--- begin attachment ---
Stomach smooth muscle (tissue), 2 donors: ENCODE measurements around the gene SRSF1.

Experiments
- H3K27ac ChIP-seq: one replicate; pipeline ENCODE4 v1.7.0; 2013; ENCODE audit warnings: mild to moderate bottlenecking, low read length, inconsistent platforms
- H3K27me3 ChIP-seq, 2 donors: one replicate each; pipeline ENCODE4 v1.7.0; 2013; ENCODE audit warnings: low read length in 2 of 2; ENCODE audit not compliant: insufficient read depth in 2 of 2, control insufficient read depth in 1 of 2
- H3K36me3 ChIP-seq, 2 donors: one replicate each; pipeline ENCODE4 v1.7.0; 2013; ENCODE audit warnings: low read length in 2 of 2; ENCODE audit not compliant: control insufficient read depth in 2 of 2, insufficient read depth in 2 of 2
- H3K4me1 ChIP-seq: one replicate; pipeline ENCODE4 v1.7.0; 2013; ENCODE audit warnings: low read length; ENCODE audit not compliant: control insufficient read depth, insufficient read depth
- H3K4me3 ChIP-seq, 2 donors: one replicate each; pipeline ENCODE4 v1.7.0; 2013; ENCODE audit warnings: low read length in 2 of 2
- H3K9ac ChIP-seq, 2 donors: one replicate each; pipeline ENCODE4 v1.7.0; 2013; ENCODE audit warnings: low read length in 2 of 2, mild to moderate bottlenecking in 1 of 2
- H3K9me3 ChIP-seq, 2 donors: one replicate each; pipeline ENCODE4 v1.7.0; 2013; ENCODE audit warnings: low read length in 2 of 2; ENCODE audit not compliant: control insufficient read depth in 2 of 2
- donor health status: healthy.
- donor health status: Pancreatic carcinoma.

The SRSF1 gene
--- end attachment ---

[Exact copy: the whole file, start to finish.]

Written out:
Stomach smooth muscle (tissue), 2 donors: ENCODE measurements around the gene SRSF1.

Experiments
- H3K27ac ChIP-seq: one replicate; pipeline ENCODE4 v1.7.0; 2013; ENCODE audit warnings: mild to moderate bottlenecking, low read length, inconsistent platforms
- H3K27me3 ChIP-seq, 2 donors: one replicate each; pipeline ENCODE4 v1.7.0; 2013; ENCODE audit warnings: low read length in 2 of 2; ENCODE audit not compliant: insufficient read depth in 2 of 2, control insufficient read depth in 1 of 2
- H3K36me3 ChIP-seq, 2 donors: one replicate each; pipeline ENCODE4 v1.7.0; 2013; ENCODE audit warnings: low read length in 2 of 2; ENCODE audit not compliant: control insufficient read depth in 2 of 2, insufficient read depth in 2 of 2
- H3K4me1 ChIP-seq: one replicate; pipeline ENCODE4 v1.7.0; 2013; ENCODE audit warnings: low read length; ENCODE audit not compliant: control insufficient read depth, insufficient read depth
- H3K4me3 ChIP-seq, 2 donors: one replicate each; pipeline ENCODE4 v1.7.0; 2013; ENCODE audit warnings: low read length in 2 of 2
- H3K9ac ChIP-seq, 2 donors: one replicate each; pipeline ENCODE4 v1.7.0; 2013; ENCODE audit warnings: low read length in 2 of 2, mild to moderate bottlenecking in 1 of 2
- H3K9me3 ChIP-seq, 2 donors: one replicate each; pipeline ENCODE4 v1.7.0; 2013; ENCODE audit warnings: low read length in 2 of 2; ENCODE audit not compliant: control insufficient read depth in 2 of 2
- donor health status: healthy.
- donor health status: Pancreatic carcinoma.

The SRSF1 gene